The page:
For the purposes of this panel we employ a broad definition of resistance, including passive and active rejection of prevailing social norms as well as challenges to ruling powers. We ask: when is persistence of local style or traditions a form of resistance? How can we identify everyday subversive acts through dress, eating habits, and other patterns of consumption? How is architecture used to create alternative spaces? Why do textually documented wars not always appear in the archaeological record? How is the past used in the present? Should unselfconscious counter-narratives be considered resistance? Other areas of inquiry might include religion, the body, space, the everyday, theory, gender politics, ancestors, diasporas, visual culture, historiography, and the post-colonial.

Despite the title, we do not focus only on the Roman Empire but welcome any contributions concerning the Mediterranean and Near East .

Organizers:
Lidewijde de Jong (UNC-Chapel Hill)
Robyn Le Blanc (UNC-Chapel Hill)
Lindsey Mazurek ( Duke University )

Please submit your abstract, including your contact information, presentation title, length of time requested (15 or 20 minutes) by March 12 (2010) to archaeology. resistance@ gmail.com. The ab­stract in English must not exceed 250 words and should conform to the AIA Style Guidelines (http://www.archaeol ogical.org/ webinfo.php? page=10453). Updates can be found at: http://humanitiesla b.stanford. edu/deJong/ Home. Please send any questions to: archaeology. resistance@ gmail.com.





--
Lidewijde de Jong
Assistant Professor, Department of Classics
212 Murphey Hall, CB#3145
UNC-Chapel Hill
Chapel Hill NC 27599-3145 , USA
Office phone: 919 962 7655
Fax: 919 962 4036
Email: ldejong@email. unc.edu
Website: http://humanitiesla b.stanford. edu/deJong/ Home



__._,_.___
Regards,

Gordon

#9 macrusk

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Posted 16 February 2010 - 07:14 AM

Too bad it doesn't include North America, as the phrase "We ask: when is persistence of local style or traditions a form of resistance? How can we identify everyday subversive acts through dress, eating habits, and other patterns of consumption? How is architecture used to create alternative spaces? Why do textually documented wars not always appear in the archaeological record? How is the past used in the present? Should unselfconscious counter-narratives be considered resistance? Other areas of inquiry might include religion, the body, space, the everyday, theory, gender politics, ancestors, diasporas, visual culture, historiography, and the post-colonial."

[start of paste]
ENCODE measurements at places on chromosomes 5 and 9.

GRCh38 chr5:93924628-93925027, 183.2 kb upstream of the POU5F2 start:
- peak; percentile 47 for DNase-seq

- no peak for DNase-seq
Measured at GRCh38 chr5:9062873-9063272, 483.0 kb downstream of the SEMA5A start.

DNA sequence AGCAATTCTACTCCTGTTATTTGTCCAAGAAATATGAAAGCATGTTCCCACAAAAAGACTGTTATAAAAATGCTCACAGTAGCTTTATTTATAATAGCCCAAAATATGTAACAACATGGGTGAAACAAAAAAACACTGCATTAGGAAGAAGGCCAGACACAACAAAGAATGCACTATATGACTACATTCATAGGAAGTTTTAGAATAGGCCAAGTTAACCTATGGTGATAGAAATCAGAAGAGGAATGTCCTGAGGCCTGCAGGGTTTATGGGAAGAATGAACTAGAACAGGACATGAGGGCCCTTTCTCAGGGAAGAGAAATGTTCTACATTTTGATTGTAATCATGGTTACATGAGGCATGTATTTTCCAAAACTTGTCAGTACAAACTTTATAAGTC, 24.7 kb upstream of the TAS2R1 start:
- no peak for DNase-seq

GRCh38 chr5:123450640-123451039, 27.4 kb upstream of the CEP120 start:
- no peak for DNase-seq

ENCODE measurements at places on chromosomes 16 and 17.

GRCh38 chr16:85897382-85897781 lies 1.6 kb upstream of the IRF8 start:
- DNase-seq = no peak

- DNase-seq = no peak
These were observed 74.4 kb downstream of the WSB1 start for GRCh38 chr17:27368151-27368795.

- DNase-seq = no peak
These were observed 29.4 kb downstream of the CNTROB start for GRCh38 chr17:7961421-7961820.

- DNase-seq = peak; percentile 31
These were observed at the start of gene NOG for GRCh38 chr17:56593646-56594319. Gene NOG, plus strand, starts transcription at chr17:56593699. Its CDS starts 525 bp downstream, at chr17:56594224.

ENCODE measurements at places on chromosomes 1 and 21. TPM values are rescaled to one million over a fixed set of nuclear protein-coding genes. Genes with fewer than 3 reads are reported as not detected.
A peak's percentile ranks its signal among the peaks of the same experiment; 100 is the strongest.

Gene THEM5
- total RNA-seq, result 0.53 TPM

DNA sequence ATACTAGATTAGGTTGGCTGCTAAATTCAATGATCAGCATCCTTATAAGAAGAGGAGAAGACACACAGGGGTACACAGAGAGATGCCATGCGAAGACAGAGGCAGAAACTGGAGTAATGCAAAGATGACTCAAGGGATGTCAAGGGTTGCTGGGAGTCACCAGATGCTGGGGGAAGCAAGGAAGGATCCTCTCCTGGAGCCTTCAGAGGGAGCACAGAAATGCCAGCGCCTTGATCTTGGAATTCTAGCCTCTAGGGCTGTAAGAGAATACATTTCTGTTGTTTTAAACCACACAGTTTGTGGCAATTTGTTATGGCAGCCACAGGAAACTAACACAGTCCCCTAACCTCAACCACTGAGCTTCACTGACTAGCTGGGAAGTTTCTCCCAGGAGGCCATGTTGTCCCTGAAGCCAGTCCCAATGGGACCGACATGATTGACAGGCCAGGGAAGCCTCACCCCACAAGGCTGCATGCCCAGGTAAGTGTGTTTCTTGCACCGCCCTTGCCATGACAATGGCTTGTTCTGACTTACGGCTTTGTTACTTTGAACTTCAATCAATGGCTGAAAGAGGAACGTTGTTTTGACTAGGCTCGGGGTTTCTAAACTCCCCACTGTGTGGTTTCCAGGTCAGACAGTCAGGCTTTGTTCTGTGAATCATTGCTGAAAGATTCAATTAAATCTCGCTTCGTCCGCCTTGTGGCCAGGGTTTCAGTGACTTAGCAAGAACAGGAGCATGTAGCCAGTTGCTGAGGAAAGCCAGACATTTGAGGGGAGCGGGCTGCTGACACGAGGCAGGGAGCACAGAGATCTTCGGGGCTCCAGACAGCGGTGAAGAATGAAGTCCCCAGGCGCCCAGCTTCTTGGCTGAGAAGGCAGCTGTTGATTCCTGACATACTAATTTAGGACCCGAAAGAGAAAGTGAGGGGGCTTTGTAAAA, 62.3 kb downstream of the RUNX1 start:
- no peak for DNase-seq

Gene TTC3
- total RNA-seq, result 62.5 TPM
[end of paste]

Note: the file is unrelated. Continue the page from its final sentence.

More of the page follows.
In Canada, we've been proud of the mosaic and tend to honour alternate cultures rather than suppressing them; yet, it is usually those who are most zealous of the traditions who tend to be disruptive to the common good. Several examples in our history - particulary 1972 FLQ crisis, Air India Flight 182 bombing 1985, Oka Quebec protests, protestors today at the Olympics - now would they be forms of resistance? Even in the WWII context, while there were many brave volunteers from Quebec and the Francophone community, as well as the Aboriginal community - there were also those who said it wasn't their concern since it was in Europe or a "British" issue. Those from Quebec and those with Francophone roots were here before the British won on the Plains of Abraham so as the previous inhabitants it is different really than when I use the Air India example as that is a case of bringing a fight from elsewhere here yet it is indicative of a resistance to assimilating within the culture of the new country - just as the traditions and lives of those within ethnically driven crime groups in the US such as the Mafia, Russian Mafia, etc...

For your consideration and feedback...




Regards, Michelle

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#10 The_Historian